This wasn’t a big surprise to anyone since they had been doing some saber-rattling in the past weeks about how they would be joining the party (fashionably late in true Microsoft style).  To carry the party analogy a little bit further, two of the other guests who had gotten there early to help set up, Rackspace and Amazon, made announcements of their own last week.  Rackspace announced the acquisition of two cloud-focused start-ups and a reorganization of their Coud division, Mosso.  Amazon added Windows as an OS to EC2 (have a mentioned how much I dislike the “EC2” name?), dropped the “beta” tag it and added an SLA of 99.95% availability per year.

Looking at the Cloud from both sides now

In an interesting post from the BBC’s Rory Cellan-Jones, which is based on an interview that Rory conducted with Ozzie yesterday, Rory finds out they have slightly different interpretations of cloud computing (shocker!).  Ozzie sees Amazon as a cloud pioneer but “[insisted] that Google just wasn’t in cloud computing.”

I pointed out that the one cloud application with which I was familiar was Google Docs … But it turned out we were looking at the cloud from different sides. Mr Ozzie was focussing on it as something you rented out to businesses so they could use the vast computing power in your data centres to create applications which could scale up in a hurry – an approach where Amazon is enjoying plenty of success. I was thinking of the cloud as a place where millions of users could store their data and use simple online programmes, mostly for free.

There are folks who agree with Ray that what Google does is deliver Software as a Service rather than cloud computing but I don’t think the distinction is helpful.  To me if you draw on compute resources, be they apps or platforms, from a source you don’t own or manage and that you can scale up or down as needed and you are billed accordingly… that’s cloud computing.  (I’m off to the Rackspace customer event today so it will be interesting to see if I come back with a different definition 😉

Pau for now…

“Poison:” Blueprint October ’08 is live

October 27, 2008

As product manager Dave Marquard announced this weekend, the October release of Blueprint is now out.

In keeping with the project naming schema of an alphabetical list of “bands-from-the-70’s-and-80’s-that-are-at-least-somewhat-cheesy” we are up to “P” and “Poison” (check-out the whole list here).  Poison is the 11th public Blueprint release and the 16th overall (releases usually come out every 6-7 weeks).

What’s new to Poison:

  • User Management: Thanks to the magical properties of SaaS and improvements to Blueprint, the project leader, or whomever has the admin rights, can add users on the fly and reassign user accounts depending on activity level.  If someone isn’t utilizing their account it can be reassigned to a new individual at the click of the mouse.
  • Invitations: Just like a social networking app like LinkedIn or Facebook, you can now send  invites to colleagues to join Blueprint and collaborate on process discovery and documentation.
  • Instant Upgrades: If you have signed up for a Free account and want to upgrade to the Professional Edition, all you have to do is hit the “Upgrade Now!” button and you are good to go!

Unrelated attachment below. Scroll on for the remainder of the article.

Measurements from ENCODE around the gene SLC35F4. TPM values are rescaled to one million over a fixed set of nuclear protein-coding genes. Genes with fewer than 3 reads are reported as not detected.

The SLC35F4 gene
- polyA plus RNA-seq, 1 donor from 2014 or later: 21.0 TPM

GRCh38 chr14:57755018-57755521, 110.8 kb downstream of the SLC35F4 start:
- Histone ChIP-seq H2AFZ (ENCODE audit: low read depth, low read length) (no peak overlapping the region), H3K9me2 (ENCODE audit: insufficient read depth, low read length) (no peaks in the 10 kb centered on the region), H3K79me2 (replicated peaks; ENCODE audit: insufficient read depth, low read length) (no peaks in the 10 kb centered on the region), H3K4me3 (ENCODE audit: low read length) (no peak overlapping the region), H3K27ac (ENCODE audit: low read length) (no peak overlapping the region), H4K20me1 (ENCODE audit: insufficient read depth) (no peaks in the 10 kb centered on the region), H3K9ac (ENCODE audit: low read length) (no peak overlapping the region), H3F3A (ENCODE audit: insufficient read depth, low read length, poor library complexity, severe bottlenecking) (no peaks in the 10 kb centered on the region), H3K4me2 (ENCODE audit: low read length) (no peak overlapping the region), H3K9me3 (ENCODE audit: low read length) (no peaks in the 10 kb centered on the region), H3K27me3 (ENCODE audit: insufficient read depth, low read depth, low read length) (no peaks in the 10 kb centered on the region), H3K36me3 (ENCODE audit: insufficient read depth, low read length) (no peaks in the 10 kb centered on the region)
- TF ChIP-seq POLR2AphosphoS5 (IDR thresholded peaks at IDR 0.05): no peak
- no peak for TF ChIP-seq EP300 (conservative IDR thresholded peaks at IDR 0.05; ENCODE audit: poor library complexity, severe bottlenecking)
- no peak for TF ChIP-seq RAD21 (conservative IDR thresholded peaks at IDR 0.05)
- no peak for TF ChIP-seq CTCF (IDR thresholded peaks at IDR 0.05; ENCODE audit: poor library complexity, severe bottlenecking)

• Printing Big and Small: Whereas before you printed out your process flow diagrams to plotter-sized sheets of paper, you now have the option of printing the full image as a composite across as many pages as needed, or even scale it to fit on one sheet.
  • Word Export of Process Documentation: We’ve improved the print out capability to Microsoft Word Documents.  Now when you print from Documentation View all your inputs, outputs, problems and stakeholders are included.

Stay tuned for cool features the next release which is due in 6-7 weeks.  And what is the code name of the next release you may ask?  “Q” is the letter so it could only be “Quiet Riot.”

Pau for now…

Watch Blueprint in Action

October 13, 2008

If a pictures is worth a 1,000 words, how many words is a 1 minute and 39 second-you tube video worth?

See for yourself.  Below is a clip that introduces the viewer to Lombardi Blueprint, the cloud-based process modeling solution (everything you see is taking place within a browser) that I’m working on.

Initial Project Goals

To give you some context for viewing, here’s how Blueprint’s lead architect Alex Moffat described the team’s initial challenge last year:

The challenge handed to us was to create a tool that the average business user could use to document and manage their business processes. It had to be easy to use, encourage collaboration between team members, and provide a shared repository for all of a company’s process documentation. Workflow functionality had to be on par with our competitors: Microsoft Visio, IDS Scheer’s ARIS, IBM’s WebSphere Business Modeler, and other desktop modeling tools. But we also wanted wiki & shared whiteboard capabilities to store information. Editing should use the drag and drop interaction users of desktop apps are familiar with. We ended up with some additional features that really set us apart:

  • An intuitive map view as a high level visualization of a process
  • Automatic workflow diagram generation
  • PowerPoint generation for easily presenting the process
  • Online chat functionality

If you’d like to actually test out Blueprint for yourself, you can get your hands on a free copy here.

Pau for now…